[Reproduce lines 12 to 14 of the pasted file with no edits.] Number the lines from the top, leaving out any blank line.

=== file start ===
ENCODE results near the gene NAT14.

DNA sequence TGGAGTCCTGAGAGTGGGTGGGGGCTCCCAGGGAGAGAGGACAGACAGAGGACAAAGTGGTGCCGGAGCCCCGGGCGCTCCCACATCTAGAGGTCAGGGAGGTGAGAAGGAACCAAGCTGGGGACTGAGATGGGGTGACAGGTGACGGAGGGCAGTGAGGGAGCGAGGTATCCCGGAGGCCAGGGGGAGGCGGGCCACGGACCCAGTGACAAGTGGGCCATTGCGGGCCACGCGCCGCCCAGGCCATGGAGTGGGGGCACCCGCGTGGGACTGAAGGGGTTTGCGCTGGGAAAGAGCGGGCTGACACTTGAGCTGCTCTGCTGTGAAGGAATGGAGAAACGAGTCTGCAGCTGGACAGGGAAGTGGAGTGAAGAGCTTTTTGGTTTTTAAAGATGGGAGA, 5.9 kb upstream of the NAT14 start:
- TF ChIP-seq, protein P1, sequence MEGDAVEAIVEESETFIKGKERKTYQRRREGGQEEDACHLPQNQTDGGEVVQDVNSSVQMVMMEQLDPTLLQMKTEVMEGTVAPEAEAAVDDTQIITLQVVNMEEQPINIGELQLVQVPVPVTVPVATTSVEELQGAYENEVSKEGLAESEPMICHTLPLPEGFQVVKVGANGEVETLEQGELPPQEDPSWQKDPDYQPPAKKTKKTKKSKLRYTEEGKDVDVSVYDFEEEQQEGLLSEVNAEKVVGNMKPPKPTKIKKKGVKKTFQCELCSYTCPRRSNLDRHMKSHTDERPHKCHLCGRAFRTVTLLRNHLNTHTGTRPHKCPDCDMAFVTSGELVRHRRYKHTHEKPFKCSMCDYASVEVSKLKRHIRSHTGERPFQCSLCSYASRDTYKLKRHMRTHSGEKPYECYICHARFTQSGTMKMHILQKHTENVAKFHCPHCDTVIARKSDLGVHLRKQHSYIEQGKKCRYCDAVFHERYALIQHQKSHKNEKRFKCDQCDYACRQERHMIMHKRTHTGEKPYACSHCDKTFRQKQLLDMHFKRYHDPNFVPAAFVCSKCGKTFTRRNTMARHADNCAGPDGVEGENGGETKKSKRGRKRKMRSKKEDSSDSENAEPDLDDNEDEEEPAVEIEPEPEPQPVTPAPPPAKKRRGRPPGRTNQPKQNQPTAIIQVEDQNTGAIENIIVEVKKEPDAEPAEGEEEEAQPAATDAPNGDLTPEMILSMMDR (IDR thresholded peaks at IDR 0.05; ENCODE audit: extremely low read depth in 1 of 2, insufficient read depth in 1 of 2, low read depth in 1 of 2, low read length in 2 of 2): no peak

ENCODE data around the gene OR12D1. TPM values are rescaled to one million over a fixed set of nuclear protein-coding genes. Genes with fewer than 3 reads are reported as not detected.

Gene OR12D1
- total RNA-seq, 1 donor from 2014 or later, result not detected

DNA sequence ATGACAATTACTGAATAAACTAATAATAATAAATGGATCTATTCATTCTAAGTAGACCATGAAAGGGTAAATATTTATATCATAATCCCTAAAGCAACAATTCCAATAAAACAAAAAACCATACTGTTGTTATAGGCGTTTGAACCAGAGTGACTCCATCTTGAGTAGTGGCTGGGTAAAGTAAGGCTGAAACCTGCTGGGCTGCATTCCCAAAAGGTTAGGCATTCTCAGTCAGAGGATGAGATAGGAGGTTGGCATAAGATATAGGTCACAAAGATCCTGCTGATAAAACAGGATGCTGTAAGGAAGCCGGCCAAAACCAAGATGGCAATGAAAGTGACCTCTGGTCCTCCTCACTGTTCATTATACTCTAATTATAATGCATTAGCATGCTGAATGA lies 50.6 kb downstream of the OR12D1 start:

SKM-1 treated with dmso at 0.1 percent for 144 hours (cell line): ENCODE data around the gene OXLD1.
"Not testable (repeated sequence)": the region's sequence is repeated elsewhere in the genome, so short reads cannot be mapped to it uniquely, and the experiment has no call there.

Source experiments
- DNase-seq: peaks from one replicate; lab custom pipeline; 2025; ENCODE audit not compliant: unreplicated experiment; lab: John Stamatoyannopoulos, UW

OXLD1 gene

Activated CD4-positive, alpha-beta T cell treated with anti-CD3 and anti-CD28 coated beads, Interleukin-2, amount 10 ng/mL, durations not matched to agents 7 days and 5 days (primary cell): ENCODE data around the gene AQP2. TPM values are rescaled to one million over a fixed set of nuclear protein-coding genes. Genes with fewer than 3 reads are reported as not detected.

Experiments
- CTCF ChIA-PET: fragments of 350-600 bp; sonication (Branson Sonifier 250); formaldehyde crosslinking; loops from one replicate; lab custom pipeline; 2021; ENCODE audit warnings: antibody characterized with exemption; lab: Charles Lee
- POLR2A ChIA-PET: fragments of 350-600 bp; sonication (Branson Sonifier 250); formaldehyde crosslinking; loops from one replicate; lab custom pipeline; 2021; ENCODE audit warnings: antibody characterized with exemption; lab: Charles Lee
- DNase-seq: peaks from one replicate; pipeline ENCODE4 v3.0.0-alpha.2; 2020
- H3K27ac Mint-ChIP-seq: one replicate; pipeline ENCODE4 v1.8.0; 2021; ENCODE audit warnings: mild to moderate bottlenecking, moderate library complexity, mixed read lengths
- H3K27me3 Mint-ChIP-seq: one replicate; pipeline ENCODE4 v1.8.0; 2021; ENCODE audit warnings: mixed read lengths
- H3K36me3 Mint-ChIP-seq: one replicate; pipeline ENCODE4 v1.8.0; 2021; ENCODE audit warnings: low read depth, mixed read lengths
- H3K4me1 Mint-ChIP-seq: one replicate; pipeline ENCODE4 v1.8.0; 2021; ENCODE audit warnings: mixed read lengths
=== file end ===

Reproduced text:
OXLD1 gene

Activated CD4-positive, alpha-beta T cell treated with anti-CD3 and anti-CD28 coated beads, Interleukin-2, amount 10 ng/mL, durations not matched to agents 7 days and 5 days (primary cell): ENCODE data around the gene AQP2. TPM values are rescaled to one million over a fixed set of nuclear protein-coding genes. Genes with fewer than 3 reads are reported as not detected.

Experiments